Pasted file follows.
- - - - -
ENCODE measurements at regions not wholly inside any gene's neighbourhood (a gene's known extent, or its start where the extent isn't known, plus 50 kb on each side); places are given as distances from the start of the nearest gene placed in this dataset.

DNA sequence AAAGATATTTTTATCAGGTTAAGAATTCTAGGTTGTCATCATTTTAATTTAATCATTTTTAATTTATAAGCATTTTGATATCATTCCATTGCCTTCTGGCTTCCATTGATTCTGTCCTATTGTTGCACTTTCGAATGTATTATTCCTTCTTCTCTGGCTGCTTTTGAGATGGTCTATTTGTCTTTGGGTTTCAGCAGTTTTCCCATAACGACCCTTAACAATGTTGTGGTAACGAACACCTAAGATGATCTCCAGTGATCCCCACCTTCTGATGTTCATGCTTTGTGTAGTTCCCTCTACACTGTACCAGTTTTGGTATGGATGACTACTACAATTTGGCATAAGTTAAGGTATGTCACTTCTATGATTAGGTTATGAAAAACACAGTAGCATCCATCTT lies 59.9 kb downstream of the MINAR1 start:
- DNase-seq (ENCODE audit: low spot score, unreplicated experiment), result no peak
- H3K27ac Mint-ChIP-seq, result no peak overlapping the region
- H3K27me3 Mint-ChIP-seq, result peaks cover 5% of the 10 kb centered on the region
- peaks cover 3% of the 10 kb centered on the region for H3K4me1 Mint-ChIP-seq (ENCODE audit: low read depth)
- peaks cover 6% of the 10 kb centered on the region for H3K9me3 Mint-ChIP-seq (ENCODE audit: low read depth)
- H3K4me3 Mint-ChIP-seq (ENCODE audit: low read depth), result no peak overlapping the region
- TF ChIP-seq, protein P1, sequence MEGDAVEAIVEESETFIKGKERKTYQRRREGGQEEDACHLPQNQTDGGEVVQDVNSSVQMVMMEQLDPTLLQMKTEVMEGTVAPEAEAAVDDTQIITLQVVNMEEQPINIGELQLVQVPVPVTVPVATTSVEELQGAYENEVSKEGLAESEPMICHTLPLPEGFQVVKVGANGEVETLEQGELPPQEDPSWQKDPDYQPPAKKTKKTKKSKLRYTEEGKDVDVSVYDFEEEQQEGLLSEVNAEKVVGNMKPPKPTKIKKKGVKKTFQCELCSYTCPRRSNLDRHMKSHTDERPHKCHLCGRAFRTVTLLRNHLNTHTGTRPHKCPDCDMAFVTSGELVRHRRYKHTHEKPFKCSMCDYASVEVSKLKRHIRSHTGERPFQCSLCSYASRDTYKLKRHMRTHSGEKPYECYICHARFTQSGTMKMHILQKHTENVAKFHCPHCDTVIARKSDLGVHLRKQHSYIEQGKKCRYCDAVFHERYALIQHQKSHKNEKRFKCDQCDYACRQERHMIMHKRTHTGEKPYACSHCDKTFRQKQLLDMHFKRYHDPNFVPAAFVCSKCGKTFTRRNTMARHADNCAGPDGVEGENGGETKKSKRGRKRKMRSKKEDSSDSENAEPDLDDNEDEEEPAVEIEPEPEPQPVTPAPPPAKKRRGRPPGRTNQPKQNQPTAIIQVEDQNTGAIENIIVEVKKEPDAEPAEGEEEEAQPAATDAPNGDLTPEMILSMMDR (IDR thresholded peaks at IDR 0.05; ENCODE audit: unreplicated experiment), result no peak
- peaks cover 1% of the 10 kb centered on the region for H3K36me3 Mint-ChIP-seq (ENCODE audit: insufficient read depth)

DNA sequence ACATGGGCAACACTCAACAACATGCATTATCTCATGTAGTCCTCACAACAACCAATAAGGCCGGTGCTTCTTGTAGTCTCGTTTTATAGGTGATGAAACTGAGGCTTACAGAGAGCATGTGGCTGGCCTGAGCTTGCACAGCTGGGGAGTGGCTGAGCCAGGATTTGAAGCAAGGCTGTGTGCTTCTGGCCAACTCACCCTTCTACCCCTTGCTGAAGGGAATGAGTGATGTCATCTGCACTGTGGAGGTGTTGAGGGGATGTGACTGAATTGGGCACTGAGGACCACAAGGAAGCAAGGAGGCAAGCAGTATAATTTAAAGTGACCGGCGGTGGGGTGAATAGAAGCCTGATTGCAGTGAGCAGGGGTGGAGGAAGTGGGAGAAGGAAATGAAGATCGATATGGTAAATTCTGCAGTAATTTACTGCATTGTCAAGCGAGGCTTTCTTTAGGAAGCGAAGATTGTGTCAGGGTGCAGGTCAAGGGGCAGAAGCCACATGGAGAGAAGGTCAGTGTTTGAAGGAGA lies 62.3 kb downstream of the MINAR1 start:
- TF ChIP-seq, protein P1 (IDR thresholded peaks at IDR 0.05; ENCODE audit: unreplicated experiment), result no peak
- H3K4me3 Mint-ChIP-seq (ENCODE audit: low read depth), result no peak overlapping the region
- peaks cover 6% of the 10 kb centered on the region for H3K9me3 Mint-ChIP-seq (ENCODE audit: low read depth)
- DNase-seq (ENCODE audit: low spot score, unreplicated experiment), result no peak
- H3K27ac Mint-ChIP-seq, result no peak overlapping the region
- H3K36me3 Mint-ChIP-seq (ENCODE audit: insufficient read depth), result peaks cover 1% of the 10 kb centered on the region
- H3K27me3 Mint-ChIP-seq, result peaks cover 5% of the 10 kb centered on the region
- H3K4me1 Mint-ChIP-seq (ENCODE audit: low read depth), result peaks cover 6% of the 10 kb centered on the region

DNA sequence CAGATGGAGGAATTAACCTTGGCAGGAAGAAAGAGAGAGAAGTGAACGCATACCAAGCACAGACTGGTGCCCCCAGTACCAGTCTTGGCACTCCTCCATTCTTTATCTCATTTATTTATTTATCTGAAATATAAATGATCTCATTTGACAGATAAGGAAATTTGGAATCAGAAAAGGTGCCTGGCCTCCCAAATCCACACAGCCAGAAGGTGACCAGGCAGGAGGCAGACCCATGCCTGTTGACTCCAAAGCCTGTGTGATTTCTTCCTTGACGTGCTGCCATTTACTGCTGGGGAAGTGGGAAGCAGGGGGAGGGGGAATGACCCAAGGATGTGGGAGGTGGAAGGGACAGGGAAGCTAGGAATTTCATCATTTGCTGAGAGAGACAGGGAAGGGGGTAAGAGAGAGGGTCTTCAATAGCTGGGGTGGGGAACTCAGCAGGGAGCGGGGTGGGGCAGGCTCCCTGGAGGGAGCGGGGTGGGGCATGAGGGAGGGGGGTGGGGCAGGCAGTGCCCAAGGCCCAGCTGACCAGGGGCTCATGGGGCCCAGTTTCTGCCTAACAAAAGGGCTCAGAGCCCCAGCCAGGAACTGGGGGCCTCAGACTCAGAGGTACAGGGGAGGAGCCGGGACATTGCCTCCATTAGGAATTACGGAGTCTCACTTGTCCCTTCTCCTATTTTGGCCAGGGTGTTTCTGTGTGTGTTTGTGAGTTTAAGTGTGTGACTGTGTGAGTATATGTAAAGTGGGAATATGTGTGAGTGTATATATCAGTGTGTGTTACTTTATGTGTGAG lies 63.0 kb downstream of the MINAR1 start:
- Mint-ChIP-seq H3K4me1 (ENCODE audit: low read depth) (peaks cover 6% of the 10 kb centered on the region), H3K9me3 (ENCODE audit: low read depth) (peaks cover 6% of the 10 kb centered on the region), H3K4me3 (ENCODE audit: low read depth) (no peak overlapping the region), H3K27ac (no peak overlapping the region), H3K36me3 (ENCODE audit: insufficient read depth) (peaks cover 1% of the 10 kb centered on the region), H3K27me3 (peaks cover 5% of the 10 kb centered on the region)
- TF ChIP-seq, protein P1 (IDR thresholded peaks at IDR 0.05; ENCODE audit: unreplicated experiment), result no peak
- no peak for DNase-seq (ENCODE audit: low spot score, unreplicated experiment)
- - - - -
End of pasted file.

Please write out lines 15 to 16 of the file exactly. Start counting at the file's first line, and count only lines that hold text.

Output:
- DNase-seq (ENCODE audit: low spot score, unreplicated experiment), result no peak
- H3K27ac Mint-ChIP-seq, result no peak overlapping the region